South Metro Land Conservancy posed 4 questions to all six South Suburban Parks and Recreation candidates and received responses from five of them. These responses appear below unedited, exactly as they were received. SMLC is extremely appreciative of the time the candidates took to address these questions and we thank them!
For more information about the May 2nd election and candidate bios, please go to https://www.ssprd.org/News-And-Events/Post/19905
- SSPRD’s 2017 Master Plan is driven by four guiding principles one of which is “Lead Sustainability.” Given accelerating climate change, the considerable acreage under the District’s stewardship and its goals to save taxpayer dollars on mowing and water use, what will you do to promote environmental sustainability?
- Another guiding principle in the 2017 Master Plan is “Connect with Nature.” The document sites research from the Children’s Nature Network stating that the “…average youth spends just four to seven minutes in unstructured outdoor play each day and much more time in front of screens…” What will you do to connect children and youth with nature?
- There is a perception among some that SSPRD prioritizes active recreation over passive recreation because active recreation generates fees. What will you do to address this perception among all of SSPRD’s users, whether they play ice hockey or hike, play pickle ball or birdwatch?
- Please feel free to share additional thoughts about open spaces and natural areas in our community. Also, feel free to include any thoughts or comments about the Draft SSPRD Master Plan which will be released by the end of this month.
The Candidates Answer
Please select a candidate’s name to view their answers; each response is numbered to match the questions listed above.
Candidate Michael Edwards
Candidate Pam Eller
Candidate John Priddy
Candidate Elizabeth Watson
The SSPRD 2023 Master Plan Draft references the word sustainability a few times, including a reference to a sustainability committee and a sustainability plan. Unfortunately, there is not much more information on either item in the plan or on the SSPRD website. I have looked into the SSPRD sustainability committee and what I have discovered is that the committee just re-established in January 2023 after taking a break during the pandemic and it is focused on improving the organization's stewardship of community resources. It is an non-public internal advisory committee that makes recommendations to the SSPRD management team, the committee does not directly interface with the board of directors. As a board member, I will learn more about ways SSPRD can promote environmental sustainability through partnerships with organization like the South Metro Land Conservancy and I will advocate for the implementation of such recommendations.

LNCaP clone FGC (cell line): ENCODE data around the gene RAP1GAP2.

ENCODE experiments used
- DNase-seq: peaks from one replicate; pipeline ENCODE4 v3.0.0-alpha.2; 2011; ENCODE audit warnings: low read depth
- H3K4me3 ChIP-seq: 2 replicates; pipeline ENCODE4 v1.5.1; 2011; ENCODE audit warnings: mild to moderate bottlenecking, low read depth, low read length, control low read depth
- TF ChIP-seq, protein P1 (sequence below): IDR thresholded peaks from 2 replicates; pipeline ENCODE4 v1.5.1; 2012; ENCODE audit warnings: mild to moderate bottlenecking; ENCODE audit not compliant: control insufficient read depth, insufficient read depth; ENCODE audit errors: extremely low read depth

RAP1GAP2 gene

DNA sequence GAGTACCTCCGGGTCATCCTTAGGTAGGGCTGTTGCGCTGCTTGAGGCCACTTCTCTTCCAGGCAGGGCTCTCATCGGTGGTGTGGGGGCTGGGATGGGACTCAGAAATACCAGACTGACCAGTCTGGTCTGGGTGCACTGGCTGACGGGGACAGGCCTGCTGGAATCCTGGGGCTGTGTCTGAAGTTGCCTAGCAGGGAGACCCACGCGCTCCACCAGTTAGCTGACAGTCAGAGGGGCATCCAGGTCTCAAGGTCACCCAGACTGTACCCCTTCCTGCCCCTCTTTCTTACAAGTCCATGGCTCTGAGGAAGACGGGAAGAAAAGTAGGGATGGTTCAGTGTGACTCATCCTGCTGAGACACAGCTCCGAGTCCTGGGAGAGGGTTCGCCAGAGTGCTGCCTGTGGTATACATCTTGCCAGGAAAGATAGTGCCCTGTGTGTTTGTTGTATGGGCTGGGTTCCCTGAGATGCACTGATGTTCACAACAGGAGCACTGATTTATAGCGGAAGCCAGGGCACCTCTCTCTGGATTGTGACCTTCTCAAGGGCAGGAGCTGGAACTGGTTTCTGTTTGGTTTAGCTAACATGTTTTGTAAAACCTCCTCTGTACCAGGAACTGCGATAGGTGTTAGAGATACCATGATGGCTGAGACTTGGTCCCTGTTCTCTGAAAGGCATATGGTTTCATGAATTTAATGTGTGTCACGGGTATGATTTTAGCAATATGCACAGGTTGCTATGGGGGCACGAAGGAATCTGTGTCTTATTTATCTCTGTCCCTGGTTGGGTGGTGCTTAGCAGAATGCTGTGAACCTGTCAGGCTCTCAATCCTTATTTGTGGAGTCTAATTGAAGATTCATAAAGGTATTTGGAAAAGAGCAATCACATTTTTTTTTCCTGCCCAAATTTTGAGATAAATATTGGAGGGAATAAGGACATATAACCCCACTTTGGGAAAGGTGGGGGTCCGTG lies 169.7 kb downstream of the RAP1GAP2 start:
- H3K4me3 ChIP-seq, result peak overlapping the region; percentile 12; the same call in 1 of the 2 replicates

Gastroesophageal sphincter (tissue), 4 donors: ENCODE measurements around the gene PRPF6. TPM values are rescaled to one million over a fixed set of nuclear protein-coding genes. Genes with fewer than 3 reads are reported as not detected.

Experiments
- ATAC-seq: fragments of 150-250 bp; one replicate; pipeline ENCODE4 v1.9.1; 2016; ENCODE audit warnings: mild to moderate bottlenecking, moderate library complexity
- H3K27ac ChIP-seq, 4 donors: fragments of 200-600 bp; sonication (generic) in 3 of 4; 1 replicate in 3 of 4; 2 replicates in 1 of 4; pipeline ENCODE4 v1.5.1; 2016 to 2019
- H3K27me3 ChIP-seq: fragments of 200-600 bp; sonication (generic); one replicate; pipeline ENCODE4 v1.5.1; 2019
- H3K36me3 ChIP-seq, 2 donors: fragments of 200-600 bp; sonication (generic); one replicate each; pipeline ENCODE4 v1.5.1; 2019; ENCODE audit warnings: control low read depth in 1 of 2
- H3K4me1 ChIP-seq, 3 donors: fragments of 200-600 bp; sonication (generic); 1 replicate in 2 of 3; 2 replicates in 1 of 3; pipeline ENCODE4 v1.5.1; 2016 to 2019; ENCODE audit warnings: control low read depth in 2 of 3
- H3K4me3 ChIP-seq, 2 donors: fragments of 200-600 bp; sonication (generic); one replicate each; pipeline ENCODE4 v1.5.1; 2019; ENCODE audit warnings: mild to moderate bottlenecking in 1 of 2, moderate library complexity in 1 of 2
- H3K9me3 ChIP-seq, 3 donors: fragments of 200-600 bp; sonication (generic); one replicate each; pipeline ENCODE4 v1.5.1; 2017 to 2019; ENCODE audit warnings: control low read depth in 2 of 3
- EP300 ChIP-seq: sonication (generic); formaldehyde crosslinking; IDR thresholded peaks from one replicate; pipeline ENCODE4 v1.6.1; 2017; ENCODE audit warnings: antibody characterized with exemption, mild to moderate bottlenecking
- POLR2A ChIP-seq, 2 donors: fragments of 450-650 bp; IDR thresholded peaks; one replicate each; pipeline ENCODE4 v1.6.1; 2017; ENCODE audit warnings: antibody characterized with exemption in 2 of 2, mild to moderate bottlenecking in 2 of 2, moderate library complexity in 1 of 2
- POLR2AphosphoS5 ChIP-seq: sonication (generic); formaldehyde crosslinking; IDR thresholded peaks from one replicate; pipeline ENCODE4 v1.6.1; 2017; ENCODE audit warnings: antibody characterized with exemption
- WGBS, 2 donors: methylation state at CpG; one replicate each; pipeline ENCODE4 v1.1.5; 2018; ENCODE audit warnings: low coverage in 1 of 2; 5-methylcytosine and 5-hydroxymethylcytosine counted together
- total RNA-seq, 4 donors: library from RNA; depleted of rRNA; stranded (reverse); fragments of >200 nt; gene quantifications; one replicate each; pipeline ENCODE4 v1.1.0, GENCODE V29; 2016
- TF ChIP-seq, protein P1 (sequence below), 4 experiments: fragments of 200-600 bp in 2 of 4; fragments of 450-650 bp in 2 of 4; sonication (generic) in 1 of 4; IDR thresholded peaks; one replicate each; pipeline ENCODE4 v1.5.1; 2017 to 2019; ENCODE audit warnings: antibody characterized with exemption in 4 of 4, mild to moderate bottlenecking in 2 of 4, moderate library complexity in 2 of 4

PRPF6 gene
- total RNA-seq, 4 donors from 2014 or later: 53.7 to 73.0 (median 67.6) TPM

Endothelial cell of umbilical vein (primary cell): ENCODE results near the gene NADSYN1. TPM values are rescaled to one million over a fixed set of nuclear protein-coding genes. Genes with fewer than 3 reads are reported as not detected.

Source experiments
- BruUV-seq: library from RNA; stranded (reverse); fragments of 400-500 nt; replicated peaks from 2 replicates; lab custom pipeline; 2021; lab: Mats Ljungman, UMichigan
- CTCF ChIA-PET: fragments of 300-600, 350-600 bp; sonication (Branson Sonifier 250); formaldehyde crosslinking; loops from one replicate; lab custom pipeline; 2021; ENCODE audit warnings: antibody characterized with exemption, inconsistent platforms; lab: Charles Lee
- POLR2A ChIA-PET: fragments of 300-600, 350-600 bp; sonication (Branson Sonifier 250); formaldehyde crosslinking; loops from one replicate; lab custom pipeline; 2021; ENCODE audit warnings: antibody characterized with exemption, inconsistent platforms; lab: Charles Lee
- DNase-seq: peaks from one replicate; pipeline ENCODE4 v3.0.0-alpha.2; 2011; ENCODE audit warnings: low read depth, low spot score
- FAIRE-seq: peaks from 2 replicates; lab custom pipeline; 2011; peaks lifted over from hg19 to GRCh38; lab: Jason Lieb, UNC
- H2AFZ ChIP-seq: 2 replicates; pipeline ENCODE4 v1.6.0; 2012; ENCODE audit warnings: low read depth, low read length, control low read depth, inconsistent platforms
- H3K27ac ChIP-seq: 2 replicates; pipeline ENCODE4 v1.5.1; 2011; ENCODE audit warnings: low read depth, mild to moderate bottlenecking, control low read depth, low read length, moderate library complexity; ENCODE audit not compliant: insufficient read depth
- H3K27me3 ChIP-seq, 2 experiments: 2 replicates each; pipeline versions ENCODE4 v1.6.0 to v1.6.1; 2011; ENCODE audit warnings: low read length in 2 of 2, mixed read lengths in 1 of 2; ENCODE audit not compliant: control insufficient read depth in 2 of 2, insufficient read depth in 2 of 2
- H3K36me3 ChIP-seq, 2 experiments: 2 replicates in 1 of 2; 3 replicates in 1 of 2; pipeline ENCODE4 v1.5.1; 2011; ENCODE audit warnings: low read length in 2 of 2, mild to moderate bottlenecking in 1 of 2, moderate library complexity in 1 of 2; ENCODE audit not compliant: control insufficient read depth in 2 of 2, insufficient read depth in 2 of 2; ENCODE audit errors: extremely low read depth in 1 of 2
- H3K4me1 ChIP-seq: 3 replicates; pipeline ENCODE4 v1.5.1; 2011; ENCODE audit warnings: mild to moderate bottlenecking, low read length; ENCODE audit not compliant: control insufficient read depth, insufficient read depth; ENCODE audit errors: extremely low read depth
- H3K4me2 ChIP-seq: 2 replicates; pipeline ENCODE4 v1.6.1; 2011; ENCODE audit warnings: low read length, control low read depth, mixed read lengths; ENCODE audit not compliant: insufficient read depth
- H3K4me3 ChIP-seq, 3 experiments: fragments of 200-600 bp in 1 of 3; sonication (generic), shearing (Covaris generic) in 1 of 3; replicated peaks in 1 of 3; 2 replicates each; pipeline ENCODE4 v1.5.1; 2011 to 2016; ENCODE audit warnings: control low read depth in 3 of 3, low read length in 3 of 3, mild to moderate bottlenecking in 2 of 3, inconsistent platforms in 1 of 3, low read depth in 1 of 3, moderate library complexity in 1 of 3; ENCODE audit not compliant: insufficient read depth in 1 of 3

Nature play is superior a creating a sense of self for children through fostering both the development of independence and interdependence. Children are encouraged to connect with nature through the influential adults in their lives. Considering this, I think SSPRD will need to be intentional in finding ways to build/enhance the bond between nature and parents, educators and other community adults so they can serve as nature mentors. The ambition of a raising children deeply connected with nature cannot happen without adults to participate in the process to serve as encouragement and guides to put down technology and step outside.
I think it is important to have transparency around the district’s budget, this would help address misconceptions. I also believe that allowing undeveloped parts of the district to remain wild, undisturbed so ecosystems can flourish would also demonstrate an equal appreciation for both types of recreation and help the district uphold it’s guiding principal of Stewards of Nature and Sustainability.
The Draft SSPRD Master Plan was delivered for public review 2 months late and only allows for 2 weeks of public comment which is unfortunate and limits the residents input on the future direction of SSPRD. It is also disappointing the focus groups reviewing the Draft Master Plan did not include trail users or open space users, it seems like a lot of important voices are missing. The majority of respondents want improvements to trails, parks, and aging facilities and yet SSPRD is spending resources on a new rec center in Lone Tree. SSPRD needs to address these inequities in response to what residents are requesting. Lastly, although sustainability is mentioned in the Draft Master Plan, it is briefly and vaguely without full disclosure of how the district is currently and moving forward addressing sustainable practices.